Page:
My children are studying architecture and industrial design engineering and they are dying to create sustainable houses and an intelligent aid for people with dementia. They would love to turn their ideas into a finished product! As quickly as possible. The technical progress happened in the market economy but it is due to our knowledge and our innate creativity and drive.

Perhaps the speed of development for new products will slow down a little when there is no longer any competition. But the ever faster development in recent years has also led to the lifespan of products being artificially shortened. One speaks of planned obsolescence. The result is that more and more waste is generated and supplies are depleted. Who does not mourn the good old washing machine that was no worse than the newest, but lasted for 20 years. We wouldn’t mind if we use our cell phone for maybe three years and not throw it away every year because a new one is being advertised.

In addition, the development of the Covid-19 vaccine is now showing how harmful competition is. The development would be much faster and much more could be produced if the competing companies worked together. But property rights have to be protected as investors could potentially lose money.

1 The idea
2 Why do we have to abolish money?
3 Sociopolitical considerations
4 How can we achieve it?
5 Private property
6 The transition
7 Development of the economy
8 Epilogue

But won’t we then take as much from the stores as we can carry when everything is free?

We humans are not inherently bad. We are raised to greed and envy. Society today cannot function without these qualities. They are the oil in the gears of the market and the market will do everything to keep it that way. As long as the money exists.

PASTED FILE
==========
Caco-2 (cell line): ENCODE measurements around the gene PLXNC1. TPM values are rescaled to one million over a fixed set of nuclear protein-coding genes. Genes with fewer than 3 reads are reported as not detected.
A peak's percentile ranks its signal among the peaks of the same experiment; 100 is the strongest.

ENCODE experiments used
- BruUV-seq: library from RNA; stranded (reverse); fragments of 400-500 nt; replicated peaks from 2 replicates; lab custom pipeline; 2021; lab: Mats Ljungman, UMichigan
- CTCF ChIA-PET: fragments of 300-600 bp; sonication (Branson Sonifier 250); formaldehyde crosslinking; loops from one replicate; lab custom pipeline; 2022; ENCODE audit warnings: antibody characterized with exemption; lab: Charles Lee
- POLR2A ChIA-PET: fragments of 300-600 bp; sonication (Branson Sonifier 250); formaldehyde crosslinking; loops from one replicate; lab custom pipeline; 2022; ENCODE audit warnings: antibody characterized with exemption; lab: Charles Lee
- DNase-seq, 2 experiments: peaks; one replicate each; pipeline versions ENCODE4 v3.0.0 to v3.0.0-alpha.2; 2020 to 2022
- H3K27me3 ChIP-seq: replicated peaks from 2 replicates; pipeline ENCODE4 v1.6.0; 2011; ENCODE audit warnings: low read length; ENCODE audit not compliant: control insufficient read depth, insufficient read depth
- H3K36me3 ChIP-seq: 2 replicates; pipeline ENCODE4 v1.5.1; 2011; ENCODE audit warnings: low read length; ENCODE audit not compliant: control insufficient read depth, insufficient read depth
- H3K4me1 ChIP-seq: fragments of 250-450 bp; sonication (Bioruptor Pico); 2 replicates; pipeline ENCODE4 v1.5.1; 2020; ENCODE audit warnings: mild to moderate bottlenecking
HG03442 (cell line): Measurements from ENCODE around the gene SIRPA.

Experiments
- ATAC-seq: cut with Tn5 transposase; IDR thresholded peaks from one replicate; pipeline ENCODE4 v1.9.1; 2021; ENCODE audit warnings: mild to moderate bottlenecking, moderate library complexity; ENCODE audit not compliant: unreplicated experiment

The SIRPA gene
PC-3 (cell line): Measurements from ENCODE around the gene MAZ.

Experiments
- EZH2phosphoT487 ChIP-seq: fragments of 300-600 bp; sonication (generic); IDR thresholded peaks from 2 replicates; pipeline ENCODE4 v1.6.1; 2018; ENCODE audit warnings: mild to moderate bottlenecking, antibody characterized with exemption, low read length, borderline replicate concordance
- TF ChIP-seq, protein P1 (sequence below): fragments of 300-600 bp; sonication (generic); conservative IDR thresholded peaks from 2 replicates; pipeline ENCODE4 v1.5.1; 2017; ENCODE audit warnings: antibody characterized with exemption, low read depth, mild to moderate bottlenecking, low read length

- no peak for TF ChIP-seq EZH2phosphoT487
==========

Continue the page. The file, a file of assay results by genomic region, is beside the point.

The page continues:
We don’t have to imagine society on a voluntary basis like the battle at the cold buffet or Black Friday, where you get something (almost) free of charge for a limited time.

This new society doesn’t stop. It’s more like a relaxed all inclusive vacation. You know that everything will be free tomorrow too. Or imagine you’re going to a party to which everyone brings something. Every day.

What about work that nobody wants to do?

A very common question is what happens to the unpleasant work. Today we are able to make most unpleasant activities more pleasant if one is not under the financial pressure that unpleasant activities must not cost anything. Sharing and togetherness also makes unpleasant things more pleasant. When I was still living in Utrecht on the Nieuwegracht, the fortnightly cleaning of the streets and front doors was celebrated almost like a residential area festival, where neighborly relationships are also cultivated.